Hanging with Penguins
Words Rebekah Funk, pic Eileen Vermeulen
Braying penguins lined the rocky crags in their hundreds, spilling over onto unfenced lands not yet contained within CapeNature’s newly inducted conservation reserve, Stony Point. They are all too happy to photobomb tourist selfies and strut confidently across “Do not pass” signs. Within 1,5 hours of Cape Town, near the Overberg coastal town of Betty’s Bay, you too can be at the largest breeding colony of African penguins in the world.
Amble along suspended boardwalks over penguin turf, take in the sights and smells of the sea, read the CapeNature information plaques offering surprising anecdotes along the way.
I was shocked to discover a rogue leopard had recently infiltrated the colony and gone on a killing spree. The risk of predation from land and water is ever present. Oiling, seals and caracals all threaten the flightless penguins, as well as overfishing by humans and the ill effects of climate change.
Thankfully, Stony Point is glimmer of optimism in the face of declining populations elsewhere. It is the largest mainland breeding colony of endangered African penguins in the world and showing a measurable increase in numbers, said CapeNature spokesman Justin Lawrence.
“That it is a growing colony of African penguin makes it a successful conservation project. We now have around 2,500 breeding pairs at the colony. Back in 2010 when the African penguin was declared endangered, there were only about 460 pairs.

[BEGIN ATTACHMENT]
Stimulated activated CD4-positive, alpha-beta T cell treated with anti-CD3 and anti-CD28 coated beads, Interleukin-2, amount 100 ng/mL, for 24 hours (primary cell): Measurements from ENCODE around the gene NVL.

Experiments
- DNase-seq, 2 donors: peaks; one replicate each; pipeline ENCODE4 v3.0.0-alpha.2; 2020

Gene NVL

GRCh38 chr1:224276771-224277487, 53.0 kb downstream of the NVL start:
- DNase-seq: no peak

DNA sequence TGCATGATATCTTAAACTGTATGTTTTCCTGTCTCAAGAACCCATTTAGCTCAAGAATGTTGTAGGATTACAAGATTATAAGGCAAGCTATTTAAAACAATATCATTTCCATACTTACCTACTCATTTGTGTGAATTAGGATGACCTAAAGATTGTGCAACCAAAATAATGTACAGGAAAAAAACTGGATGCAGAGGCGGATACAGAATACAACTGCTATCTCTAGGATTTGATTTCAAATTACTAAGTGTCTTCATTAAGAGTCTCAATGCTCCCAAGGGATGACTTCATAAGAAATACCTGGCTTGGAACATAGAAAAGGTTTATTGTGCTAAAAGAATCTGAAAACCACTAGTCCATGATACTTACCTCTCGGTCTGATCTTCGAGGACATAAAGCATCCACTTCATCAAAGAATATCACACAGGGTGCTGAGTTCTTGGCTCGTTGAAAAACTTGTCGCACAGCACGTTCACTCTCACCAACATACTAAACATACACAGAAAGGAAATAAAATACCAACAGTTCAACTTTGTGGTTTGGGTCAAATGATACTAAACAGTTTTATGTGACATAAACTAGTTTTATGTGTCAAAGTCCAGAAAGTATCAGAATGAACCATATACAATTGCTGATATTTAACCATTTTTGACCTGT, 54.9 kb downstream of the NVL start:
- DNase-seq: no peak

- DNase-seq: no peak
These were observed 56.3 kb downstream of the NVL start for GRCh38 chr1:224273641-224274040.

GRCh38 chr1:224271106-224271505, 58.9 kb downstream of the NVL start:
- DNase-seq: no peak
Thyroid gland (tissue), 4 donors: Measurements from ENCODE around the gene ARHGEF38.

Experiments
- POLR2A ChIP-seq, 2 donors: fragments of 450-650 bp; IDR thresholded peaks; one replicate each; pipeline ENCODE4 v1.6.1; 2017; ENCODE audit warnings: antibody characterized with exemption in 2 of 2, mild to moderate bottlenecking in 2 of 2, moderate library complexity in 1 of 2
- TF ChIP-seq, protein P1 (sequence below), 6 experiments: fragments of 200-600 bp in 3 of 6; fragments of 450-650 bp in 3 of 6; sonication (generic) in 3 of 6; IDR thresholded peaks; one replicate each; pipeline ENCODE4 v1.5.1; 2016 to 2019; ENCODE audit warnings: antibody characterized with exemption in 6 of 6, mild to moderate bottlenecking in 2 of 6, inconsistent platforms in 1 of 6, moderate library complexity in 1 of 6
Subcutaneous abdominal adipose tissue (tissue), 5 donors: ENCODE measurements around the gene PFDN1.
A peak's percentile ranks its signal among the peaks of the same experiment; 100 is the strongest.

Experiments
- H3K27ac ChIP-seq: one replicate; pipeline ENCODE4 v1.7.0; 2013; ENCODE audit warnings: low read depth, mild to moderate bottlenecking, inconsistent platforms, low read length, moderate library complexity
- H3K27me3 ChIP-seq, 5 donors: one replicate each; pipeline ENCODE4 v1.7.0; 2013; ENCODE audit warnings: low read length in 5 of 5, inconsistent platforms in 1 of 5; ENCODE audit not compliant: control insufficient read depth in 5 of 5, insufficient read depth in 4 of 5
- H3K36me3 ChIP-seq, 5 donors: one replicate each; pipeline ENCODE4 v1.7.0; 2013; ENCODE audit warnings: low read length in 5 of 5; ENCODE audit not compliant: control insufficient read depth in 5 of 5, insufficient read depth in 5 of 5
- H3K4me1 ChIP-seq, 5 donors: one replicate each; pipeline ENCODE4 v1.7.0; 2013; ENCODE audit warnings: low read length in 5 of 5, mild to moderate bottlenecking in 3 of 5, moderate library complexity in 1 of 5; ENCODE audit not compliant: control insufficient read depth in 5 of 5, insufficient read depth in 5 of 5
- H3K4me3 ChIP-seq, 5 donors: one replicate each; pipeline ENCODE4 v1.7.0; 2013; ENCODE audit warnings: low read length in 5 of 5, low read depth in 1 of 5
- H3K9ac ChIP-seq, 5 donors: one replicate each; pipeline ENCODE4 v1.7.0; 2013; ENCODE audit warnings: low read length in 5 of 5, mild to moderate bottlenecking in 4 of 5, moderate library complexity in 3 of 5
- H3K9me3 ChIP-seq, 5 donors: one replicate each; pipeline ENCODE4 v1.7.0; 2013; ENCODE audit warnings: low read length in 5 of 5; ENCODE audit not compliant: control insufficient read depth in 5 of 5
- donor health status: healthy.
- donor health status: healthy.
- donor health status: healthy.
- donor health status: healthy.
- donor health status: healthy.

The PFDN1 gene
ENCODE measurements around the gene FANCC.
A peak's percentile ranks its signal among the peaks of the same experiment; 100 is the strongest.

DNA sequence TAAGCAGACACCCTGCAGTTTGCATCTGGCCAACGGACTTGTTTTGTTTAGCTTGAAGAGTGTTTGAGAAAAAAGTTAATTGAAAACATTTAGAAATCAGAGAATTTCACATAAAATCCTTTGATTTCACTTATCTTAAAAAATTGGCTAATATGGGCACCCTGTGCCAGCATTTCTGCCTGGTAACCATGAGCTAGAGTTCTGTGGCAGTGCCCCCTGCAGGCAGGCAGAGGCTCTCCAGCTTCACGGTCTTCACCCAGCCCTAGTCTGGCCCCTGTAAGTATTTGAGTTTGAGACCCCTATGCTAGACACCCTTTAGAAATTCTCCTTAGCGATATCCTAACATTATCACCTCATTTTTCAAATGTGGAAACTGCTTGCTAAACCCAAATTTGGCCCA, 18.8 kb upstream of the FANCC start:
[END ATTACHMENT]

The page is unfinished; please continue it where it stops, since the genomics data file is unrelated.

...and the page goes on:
“Stony Point is thriving as a conservation area and becoming a prominent tourist attraction, which is delivering plenty of benefits to the people of Betty’s Bay. The Mooiuitsig community manage the coffee shop and eco-centre.”
In 2014, CapeNature took on the responsibility for the operational management of Stony Point. The conservation body is working with municipal government to formalise Stony Point’s status as a protected area and assume ownership of the land. Also present in the colony are three species of cormorant: the crowned cormorant, Cape cormorant and bank cormorant, all of which breed on the outer rocks.
Getting there: Take the N2 from Cape Town and follow the R44 from Gordon’s Bay to Betty’s Bay. Stony Point is open daily from 08h00 to 17h00. At the time of writing, the daily conservation fee for visitors of R10 was payable by all visitors as Stony Point was not yet accepting Wild Cards.
Accommodation: Spend the weekend at nearby Kogelberg Nature Reserve. The self-catering Oudebosch eco-cabins cabins sleep up to four people, from R1,170 a night.
Contact: CapeNature Central Reservations 021 483 0190, www.capenature.co.za
Source: Wild Magazine